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Bushfire Company & Ensemble

Founded in 1977 by Alfred Simpkins, Bushfire Theatre of Performing Arts bought the old Locust Street Theater in West Philadelphia that dates back to the early 1900s. The historically-designed building was once a vaudeville house turned movie house. When bushfire arrived the structure was abandoned and in disrepair. It is now a 428 seat performing arts space and the home of the Bushfire Theatre professional ensemble.


In 1981, the Board of Directors developed a five year plan to acquire adjoining abandoned buildings, an artistic strategy to present world premiere plays, develop a professional ensemble of actors and a playwrights’ workshop. The buildings were acquired in 1983, 1984 and 1986 and Bushfire has renovated all of its facilities through internal resources and the support of the immediate community.


The goal to become a professional theatre was achieved in 1983 when we became members of Actors Equity Association. Our objective to provide African American artists with professional theatre opportunities has been ongoing since 1985 and we have satisfied a major goal of providing the West Philadelphia community with a professional theatre.


Bushfire is now considered amongst the oldest inner city professional theatre companies. In 1983, the 52nd Street Writer’s Workshop was established with assistance from writers such as Pulitzer Prize winner Charles Fuller, P. J. Gibson and the late Billy Graham. The 52nd Street Writer’s Workshop continued to grow and developed a close relationship with the late director Lloyd Richards, playwrights Jeff Stetson, Kathleen McGhee-Anderson, the late Judi Ann Mason, Richard Wesley and the late Matt Robinson. In 1994, Bushfire with the help of P. J. Gibson, Kathleen McGhee Anderson, Pearl Cleage, and Clyde Santana developed the Playwrights Think Tank Symposium.  Annually, African American playwrights come to Bushfire to discuss issues important to their craft. From the Playwrights Think Tank Symposium began the Langston Hughes Playwright's Workshop.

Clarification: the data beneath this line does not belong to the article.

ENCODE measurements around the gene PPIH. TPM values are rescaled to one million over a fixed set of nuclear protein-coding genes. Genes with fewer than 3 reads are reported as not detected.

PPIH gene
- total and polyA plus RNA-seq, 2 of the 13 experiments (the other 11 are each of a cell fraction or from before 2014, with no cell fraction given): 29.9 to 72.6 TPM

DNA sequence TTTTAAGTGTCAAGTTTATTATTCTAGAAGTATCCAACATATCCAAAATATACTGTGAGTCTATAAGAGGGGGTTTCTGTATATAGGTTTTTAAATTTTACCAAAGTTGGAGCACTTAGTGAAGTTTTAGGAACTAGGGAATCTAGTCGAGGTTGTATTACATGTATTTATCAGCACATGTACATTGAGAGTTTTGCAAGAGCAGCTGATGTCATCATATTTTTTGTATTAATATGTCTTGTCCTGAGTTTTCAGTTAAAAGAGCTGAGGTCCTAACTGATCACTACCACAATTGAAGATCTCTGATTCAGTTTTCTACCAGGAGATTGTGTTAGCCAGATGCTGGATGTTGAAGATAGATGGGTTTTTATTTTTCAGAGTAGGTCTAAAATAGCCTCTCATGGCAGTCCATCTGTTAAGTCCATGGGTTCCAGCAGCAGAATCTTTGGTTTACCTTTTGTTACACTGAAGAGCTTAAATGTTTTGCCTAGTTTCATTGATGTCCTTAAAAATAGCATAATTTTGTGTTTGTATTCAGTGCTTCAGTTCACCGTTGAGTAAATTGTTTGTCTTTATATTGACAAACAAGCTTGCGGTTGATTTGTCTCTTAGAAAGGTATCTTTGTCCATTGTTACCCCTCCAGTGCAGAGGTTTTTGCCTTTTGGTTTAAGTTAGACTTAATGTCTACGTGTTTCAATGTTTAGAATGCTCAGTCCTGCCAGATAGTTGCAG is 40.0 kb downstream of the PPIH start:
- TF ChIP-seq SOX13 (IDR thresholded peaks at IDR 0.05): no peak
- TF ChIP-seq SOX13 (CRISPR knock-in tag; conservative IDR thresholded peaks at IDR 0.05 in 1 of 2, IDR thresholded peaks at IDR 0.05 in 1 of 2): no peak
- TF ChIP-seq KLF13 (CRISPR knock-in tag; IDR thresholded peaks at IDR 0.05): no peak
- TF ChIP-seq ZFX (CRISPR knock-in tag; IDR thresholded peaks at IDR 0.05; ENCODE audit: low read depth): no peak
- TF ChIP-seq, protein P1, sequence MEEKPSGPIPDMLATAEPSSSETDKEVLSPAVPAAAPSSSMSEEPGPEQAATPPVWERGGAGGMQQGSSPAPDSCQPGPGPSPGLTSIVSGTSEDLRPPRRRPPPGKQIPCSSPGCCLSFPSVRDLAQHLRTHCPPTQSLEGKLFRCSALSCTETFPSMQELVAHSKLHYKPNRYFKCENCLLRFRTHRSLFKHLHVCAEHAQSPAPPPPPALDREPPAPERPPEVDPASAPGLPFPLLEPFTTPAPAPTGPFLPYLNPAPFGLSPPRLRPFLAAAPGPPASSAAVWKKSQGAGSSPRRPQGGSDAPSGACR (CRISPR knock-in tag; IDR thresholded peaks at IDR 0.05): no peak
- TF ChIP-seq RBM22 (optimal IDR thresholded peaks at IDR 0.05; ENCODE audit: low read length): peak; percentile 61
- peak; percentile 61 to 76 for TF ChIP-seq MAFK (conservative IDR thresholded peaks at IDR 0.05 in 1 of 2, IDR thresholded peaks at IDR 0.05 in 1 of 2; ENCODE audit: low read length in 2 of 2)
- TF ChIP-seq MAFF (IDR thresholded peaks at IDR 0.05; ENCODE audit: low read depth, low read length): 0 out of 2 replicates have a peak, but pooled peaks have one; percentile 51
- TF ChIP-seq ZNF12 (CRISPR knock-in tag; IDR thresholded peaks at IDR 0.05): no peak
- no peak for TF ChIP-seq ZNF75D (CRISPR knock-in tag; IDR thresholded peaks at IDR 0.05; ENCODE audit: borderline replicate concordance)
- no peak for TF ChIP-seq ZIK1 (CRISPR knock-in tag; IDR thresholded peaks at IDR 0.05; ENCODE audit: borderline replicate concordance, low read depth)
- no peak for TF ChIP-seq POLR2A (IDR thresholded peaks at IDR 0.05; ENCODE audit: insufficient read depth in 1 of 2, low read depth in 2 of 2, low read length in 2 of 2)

The theater building itself is a historic building. It was built as a movie palace and vaudeville theatre in 1914, and shifted to solely offering movies in the 1950’s. As neighborhood demographics changed, The Locust Movie Theatre became a second-run theatre in the 1970’s. Founder and Artistic Director Al Simpkins arranged to purchase the building in1977, converting the old movie space into a theatre that now seats over 400 patrons.


In the 1980’s Bushfire Theatre expanded to acquire three adjoining building for offices, additional performance and workshop spaces. These spaces are Sassy’s Salt Peanuts Cafe, The 52nd Street Writers’ Workshop, and the Artist Hut. The facility features a main stage and three additional stages, which allow for multiple projects and plays to be developed simultaneously.

Historical photographs of the building
Locust Theatre | 1920
locust theater 1920s.jpg
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